According to the Gallery’s press office, their conservators worked with Washington-area firm Conservation Solutions, Inc. to assist in carrying out the treatment on the bronze fountain. In order to preserve the bronze patina while removing a green mineralization buildup, the team used a special method of blasting dry ice (CO2) on the metal surface instead of using strong chemicals or an aggressive mechanical process to remove the multiple corrosion layers. The process revealed a stunning surface, with original brushstrokes of protective wax visible across the bronze. Several layers of a new protective wax coating were added to help preserve the bronze surface. Annual maintenance will be carried out in the winter when the fountain is not operating.

Mellon Fountain 03

Throwing the Switch

Special thanks to my photo colleague, Michele, who alerted me to this event and to gracious staff at the National Gallery who invited me to attend their press briefing and rededication ceremony.  More can be learned about the history of the fountain here.  Information about the origins of the National Gallery of Art can be found here.

It’s Later Than You Think

Spring is arriving early in Washington, DC this year and time is running out for those wanting to partake of the annual visual treats that emerge after winter every year.  The cherry blossoms still have a ways to go, but there is much to be seen already.  A good place to start is the Smithsonian Institution’s Enid Haupt Garden on Independence Avenue.  I visited it late yesterday afternoon and found the magnolia trees in perfect condition.

Smithsonian 01

Moongate Garden and Smithsonian Castle

(Nikon D810 on tripod, with 24-70mm f.2.8 lens extended to 26mm; exposure: 1/60th sec. @ f/16, ISO 400; two vertical images photomerged)

When I moved to the opposite side of the Moongate pool, another opportunity presented itself.

Smithsonian 02

Magnolia Tree and West Wing, Smithsonian Castle

(Nikon D810 on tripod, with 24-70mm f.2.8 lens extended to 50mm; exposure: 1/30th sec. @ f/16, ISO 400; approximately 45 minutes before sunset)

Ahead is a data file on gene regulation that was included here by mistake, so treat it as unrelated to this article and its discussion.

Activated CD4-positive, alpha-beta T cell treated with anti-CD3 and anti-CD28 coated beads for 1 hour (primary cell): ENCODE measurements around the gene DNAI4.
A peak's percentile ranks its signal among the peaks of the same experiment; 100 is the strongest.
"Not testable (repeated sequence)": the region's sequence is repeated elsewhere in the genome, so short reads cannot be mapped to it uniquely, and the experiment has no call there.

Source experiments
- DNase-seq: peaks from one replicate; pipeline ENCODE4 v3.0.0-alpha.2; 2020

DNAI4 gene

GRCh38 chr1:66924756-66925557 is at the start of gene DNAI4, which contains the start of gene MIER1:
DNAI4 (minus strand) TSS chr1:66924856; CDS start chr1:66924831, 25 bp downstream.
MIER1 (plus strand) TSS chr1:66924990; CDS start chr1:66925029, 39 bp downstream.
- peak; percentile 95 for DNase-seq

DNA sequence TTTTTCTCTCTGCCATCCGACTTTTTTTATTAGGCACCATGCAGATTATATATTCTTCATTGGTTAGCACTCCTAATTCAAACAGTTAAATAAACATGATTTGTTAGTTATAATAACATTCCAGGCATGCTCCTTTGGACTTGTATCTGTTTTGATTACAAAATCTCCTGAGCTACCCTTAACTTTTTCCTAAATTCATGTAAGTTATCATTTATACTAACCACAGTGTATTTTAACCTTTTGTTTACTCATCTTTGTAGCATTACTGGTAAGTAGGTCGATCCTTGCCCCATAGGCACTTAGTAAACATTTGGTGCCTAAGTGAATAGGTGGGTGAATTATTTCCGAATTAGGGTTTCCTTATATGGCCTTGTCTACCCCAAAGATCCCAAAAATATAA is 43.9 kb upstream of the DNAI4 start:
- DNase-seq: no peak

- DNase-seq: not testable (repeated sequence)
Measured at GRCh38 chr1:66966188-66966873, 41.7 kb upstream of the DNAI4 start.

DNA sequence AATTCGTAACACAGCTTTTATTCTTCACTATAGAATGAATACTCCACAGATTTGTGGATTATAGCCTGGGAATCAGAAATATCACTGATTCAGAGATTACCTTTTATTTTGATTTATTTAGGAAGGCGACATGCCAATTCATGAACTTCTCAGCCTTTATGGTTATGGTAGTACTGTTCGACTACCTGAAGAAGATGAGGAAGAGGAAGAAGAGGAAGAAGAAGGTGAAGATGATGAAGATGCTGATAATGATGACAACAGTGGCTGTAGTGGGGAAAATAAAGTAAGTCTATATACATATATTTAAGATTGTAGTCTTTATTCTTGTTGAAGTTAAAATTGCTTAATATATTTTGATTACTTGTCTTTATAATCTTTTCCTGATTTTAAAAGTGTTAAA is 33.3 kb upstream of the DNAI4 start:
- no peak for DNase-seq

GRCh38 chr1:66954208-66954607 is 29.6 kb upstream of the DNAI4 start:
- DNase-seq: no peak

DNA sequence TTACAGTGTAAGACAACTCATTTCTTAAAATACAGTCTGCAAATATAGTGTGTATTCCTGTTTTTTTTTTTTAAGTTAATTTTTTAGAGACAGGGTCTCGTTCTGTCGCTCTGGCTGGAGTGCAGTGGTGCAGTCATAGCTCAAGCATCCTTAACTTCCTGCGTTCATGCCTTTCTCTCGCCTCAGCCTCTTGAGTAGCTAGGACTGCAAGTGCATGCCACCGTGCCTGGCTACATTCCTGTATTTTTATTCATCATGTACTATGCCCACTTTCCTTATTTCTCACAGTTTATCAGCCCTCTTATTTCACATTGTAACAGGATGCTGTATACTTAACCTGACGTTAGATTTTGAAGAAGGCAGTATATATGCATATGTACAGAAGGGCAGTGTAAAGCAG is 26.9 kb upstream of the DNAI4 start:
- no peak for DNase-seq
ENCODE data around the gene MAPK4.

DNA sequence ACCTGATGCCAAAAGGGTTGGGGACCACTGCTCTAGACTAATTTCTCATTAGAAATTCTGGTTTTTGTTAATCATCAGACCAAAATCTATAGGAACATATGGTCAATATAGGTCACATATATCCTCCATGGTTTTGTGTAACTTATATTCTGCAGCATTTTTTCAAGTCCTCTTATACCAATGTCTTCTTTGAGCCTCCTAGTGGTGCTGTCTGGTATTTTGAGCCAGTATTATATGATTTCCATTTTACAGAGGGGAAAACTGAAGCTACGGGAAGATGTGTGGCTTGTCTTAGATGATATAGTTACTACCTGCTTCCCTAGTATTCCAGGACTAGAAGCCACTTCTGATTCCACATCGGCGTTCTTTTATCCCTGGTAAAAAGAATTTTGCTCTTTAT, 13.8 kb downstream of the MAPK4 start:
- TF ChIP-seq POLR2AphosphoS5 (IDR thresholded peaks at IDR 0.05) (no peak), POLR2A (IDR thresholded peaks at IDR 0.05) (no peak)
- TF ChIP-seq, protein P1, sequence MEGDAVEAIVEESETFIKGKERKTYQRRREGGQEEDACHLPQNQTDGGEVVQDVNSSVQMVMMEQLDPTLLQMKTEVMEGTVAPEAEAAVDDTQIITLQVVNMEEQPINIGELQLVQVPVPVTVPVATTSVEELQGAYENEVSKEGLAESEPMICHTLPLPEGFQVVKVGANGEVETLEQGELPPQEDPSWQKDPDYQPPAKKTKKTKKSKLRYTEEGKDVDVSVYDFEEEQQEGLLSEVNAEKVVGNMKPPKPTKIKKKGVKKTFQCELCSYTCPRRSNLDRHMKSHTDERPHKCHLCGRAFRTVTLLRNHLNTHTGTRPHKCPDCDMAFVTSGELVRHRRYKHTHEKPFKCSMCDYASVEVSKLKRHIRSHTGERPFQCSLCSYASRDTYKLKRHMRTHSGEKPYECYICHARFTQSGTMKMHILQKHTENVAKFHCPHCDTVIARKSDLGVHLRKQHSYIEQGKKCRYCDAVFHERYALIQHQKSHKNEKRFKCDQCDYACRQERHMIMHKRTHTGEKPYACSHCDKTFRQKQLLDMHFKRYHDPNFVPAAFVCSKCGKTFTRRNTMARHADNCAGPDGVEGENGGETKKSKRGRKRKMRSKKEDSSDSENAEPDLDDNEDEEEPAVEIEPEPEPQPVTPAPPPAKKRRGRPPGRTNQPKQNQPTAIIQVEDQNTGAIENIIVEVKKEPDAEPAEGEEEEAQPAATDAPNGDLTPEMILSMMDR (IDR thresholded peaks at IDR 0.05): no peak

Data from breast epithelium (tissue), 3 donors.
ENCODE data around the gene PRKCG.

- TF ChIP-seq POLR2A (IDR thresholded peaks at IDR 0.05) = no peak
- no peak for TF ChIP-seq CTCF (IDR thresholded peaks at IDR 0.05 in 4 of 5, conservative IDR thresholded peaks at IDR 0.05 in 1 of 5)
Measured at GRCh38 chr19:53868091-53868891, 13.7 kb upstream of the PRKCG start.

The above image is a view toward the north.  But there was more.  The setting sun occasionally found an opening in the clouds and provided a few brief illuminations of the Arts and Industries Building to the east as shown in the image below.

Smithsonian 04

Magnolia Trees, Enid Haupt Garden

(Nikon D810 on tripod, with 24-70mm f.2.8 lens extended to 66mm; exposure: 1/13th sec. @ f/16, ISO 400; approximately 40 minutes before sunset)

Update:  A check on the cherry blossoms early this morning (March 11) showed that it will be at least a few days before they are ready for their moment to shine.

OnePhoto Focus (March)

It’s the first Friday of the month and that means it’s time for Stacy Fisher’s famous OnePhoto Focus where everyone gets a chance to apply their magic touches to the same image.  But before we get to that, a flash back to last month when I visited the Washington National Cathedral for a morning shoot.

National Cathedral 02

Morning Light, National Cathedral

(Technical Data: Nikon D810 on tripod with 24-70mm f/2.8 lens, extended to 44mm; two images photomerged, exposure 0.5 sec@ f/16, ISO 400)

The National Cathedral has recently started a series of special sessions for photographers who wish to capture images of the interior before the doors open for the public.  The number of photographers is limited to about 25 and reservations can be made in advance. Tripods are allowed and, depending on the day some areas may not be open. Cost of admission is $30.  Details can be found here.

Now back to our main program, the monthly OnePhoto Focus.  This month’s photograph was contributed by Nancy Merrill.  The original is shown below.

March 2016 1PF Before

Original Image by Nancy Merrill

The building, as the sign indicates, is a theatre dedicated to the works of Shakespeare.  The theatrical theme seemed to be a good one to run with and, as we all know, theatre deals with fantasy.  So I thought I would go with that.

No need to go into the boring details of the “image prep” phase in Adobe Camera Raw, largely because Nancy has kindly provided us with a clean, well-exposed, and sharply focused image that needs no heroic efforts.  Only a few standard tweaks were applied.

The next step was to set the scene and it seemed that a visit to Photoshop’s Filter Gallery would be a good place to start.  The “Glowing Edges” effect under the Stylize tab produced an electric effect and, after a little trial and error, the image shown below emerged. The  sign was “protected” from the effects of the filter tool because I had other plans for it.

Robin Kent 1PF March 2016 Step 2A

“Glowing Edge” Effect Applied

Since this is a Shakespearean Theatre, it seemed appropriate to make that fact very obvious.  A quick online search produced an image of a poster for one of the bard’s most famous plays.  It was superimposed as a separate layer and the opacity was slightly reduced.  A mask was used to paint out the unwanted sections of the poster.

Robin Kent 1PF March 2016 Step 4A

Sign Added

With the stage and scenery ready, some characters are needed.  Back to the Internet.  This search found several willing participants: a fashion model, a photographer, and a couple descending the stairs.

Robin Kent 1PF March 2016 Final

Final Image

On a technical note, the procedure I used for adding these elements was to first create a new layer above the background.  The copied images were scaled down using the Edit–>Transform–>Scale tool on the inserted layer (be sure to hold the shift key down to maintain the original aspect ratio).

Thanks again to Stacy for organizing this monthly event. You can see the other versions by the participants by clicking on this link.  And thanks to Nancy for a fun image to edit.